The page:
Three years ago, Sacred Heart University’s Environmental Club began working on the Pollinator Garden at SHU’s West Campus.
“A pollinator garden is a refuge for the declining native species of insects, plants, birds and animals in our area,” said Environmental Club sustainability chair Ilona Farkas.
The plan for the garden was officially established when SHU students put together a sustainability plan.
“Within the plan, there were ideas for solar panels, composting, the garden, etc. Once we got some interest in the plan from the club, we began going to West Campus to work on building the garden,” said Environmental Club president Jill Amari, who is also a copyeditor and co-editor of Audrey’s Corner for The Spectrum.
The establishment of the garden also came with many challenges.
“We’ve gone through a lot. We’ve had many plants die, many seeds just not germinate and many rejected requests for funding,” said Farkas.
A project like this also involves plenty of trial and error. There have been logistical issues that the club has had to work around.
“We originally wanted to create a path with wood chips, but we learned that the plants grow wild over the summer and completely covered the wood chips we had already put down,” said Amari. “So, now we are trying to find wooden planks to put down along the path, but these are more expensive and harder to transport.”
There has also been ongoing construction of the new hockey rink on West Campus, which has affected the garden.
“We have some really special populations who were forced to move into the garden area after all the trees were taken down to construct the rink, and those populations are now competing for resources with others already situated there,” said Farkas. “It’s a bit of an ecological mess, but the fact that there’s land to act as a refuge counts for a lot.”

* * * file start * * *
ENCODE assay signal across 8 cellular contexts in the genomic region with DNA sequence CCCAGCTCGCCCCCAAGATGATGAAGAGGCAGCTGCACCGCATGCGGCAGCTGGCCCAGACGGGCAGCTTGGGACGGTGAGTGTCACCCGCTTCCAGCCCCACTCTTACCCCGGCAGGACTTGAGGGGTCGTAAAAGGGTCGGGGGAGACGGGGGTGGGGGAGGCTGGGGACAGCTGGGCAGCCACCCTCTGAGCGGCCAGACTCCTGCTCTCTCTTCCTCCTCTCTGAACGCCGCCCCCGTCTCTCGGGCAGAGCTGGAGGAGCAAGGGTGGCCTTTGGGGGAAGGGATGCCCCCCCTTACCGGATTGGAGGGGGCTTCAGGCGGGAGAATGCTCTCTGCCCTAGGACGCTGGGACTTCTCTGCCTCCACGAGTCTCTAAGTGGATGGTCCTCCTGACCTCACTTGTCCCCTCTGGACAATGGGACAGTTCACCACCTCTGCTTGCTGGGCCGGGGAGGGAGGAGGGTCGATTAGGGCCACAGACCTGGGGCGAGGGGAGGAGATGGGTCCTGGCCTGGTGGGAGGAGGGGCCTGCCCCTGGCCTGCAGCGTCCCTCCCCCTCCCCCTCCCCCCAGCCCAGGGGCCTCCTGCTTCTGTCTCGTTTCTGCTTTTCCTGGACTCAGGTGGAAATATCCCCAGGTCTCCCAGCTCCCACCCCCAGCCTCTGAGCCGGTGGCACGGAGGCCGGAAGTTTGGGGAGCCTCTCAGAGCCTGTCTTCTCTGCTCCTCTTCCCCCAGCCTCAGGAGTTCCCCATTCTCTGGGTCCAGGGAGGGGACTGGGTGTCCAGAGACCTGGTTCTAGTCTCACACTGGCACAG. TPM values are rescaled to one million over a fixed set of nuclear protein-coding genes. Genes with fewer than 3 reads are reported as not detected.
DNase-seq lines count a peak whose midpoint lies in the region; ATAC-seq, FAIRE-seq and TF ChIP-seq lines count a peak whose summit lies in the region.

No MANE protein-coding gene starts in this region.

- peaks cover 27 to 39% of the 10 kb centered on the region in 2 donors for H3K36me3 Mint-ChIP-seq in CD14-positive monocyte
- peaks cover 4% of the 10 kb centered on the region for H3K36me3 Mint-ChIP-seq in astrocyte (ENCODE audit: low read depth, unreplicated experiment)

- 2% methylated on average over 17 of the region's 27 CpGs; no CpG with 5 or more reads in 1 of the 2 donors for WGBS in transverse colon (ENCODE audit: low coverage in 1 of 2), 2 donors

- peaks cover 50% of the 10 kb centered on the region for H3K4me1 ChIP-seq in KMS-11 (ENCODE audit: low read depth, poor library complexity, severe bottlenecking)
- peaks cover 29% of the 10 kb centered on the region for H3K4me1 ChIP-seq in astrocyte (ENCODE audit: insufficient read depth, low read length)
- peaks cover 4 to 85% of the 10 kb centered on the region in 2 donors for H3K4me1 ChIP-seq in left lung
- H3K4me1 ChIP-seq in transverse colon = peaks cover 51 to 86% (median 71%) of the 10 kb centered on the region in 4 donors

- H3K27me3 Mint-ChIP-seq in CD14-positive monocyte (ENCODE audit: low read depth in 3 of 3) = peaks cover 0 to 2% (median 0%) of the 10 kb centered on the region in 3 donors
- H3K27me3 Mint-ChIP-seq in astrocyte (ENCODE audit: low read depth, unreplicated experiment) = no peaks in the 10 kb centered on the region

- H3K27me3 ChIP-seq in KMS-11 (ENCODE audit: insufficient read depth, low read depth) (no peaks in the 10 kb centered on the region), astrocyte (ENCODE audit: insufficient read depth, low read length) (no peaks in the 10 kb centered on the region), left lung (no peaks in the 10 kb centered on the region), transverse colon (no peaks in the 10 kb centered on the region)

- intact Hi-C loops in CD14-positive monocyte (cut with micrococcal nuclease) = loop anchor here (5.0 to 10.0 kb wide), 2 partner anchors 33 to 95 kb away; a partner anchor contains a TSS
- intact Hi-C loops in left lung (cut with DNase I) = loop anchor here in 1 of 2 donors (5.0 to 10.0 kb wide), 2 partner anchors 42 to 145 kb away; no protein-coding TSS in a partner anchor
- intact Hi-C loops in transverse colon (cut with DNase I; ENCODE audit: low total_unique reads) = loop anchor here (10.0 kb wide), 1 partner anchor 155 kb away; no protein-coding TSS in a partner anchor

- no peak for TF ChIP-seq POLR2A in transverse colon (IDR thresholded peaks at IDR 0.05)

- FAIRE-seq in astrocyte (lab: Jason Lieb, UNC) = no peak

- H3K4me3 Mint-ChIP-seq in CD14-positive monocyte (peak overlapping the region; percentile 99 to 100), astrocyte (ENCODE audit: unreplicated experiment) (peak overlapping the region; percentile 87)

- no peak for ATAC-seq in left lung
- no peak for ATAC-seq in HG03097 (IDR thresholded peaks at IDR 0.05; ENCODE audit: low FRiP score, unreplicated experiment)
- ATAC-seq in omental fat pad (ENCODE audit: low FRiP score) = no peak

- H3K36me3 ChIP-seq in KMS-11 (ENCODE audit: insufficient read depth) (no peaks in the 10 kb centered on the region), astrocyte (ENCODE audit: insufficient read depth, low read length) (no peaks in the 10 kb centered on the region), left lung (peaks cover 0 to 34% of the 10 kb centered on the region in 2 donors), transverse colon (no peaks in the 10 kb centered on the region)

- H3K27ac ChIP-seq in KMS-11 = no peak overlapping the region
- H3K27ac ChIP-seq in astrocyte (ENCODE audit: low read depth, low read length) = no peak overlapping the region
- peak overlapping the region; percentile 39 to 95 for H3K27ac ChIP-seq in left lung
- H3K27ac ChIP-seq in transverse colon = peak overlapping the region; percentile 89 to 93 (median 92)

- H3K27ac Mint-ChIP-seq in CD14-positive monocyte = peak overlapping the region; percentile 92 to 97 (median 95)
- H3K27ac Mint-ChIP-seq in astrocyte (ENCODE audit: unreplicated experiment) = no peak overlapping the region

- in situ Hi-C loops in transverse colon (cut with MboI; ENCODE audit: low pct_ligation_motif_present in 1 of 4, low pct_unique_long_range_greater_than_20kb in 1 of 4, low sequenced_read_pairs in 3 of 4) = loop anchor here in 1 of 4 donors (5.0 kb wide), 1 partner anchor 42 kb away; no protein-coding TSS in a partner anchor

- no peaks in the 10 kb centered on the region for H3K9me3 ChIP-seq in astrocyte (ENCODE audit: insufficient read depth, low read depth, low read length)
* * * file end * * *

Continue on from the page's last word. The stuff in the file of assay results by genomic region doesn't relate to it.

SHU’s Laudato Si’ committee has also become involved with the garden.
Prof. Chelsea King, assistant Catholic Studies professor and Environmental Club faculty advisor, chairs the Laudato Si’ committee at Sacred Heart. She said the committee is “a group of staff, faculty and students who are responsible for driving various initiatives inspired by Pope Francis’s encyclical.”
“Laudato Si is an encyclical by Pope Francis published in May 2015. It focuses on care for the natural environment and all people, as well as broader questions of the relationship between God, humans and the Earth,” according to the Laudato Si’ website.
“Another big change is that the garden has become an initiative for the Laudato Si’ committee, which began last year in response to Pope Francis’s encyclical,” said Amari.
Overall, the garden has been an engaging and rewarding project for the Environmental Club.
“The most rewarding part of working on the garden has been seeing all our hard work so far pay off,” said Amari. “The most tangible way I see this is in the bees that have been coming to the garden lately. We recently planted some new flowers, and the bees love them.”
“The most rewarding part of the garden for me has been seeing the environmental benefits firsthand and seeing professors and students who are passionate about conservation apply their love and knowledge practically,” said Farkas.
Photo: @environmentalclub.shu on Instagram (Jill Amari)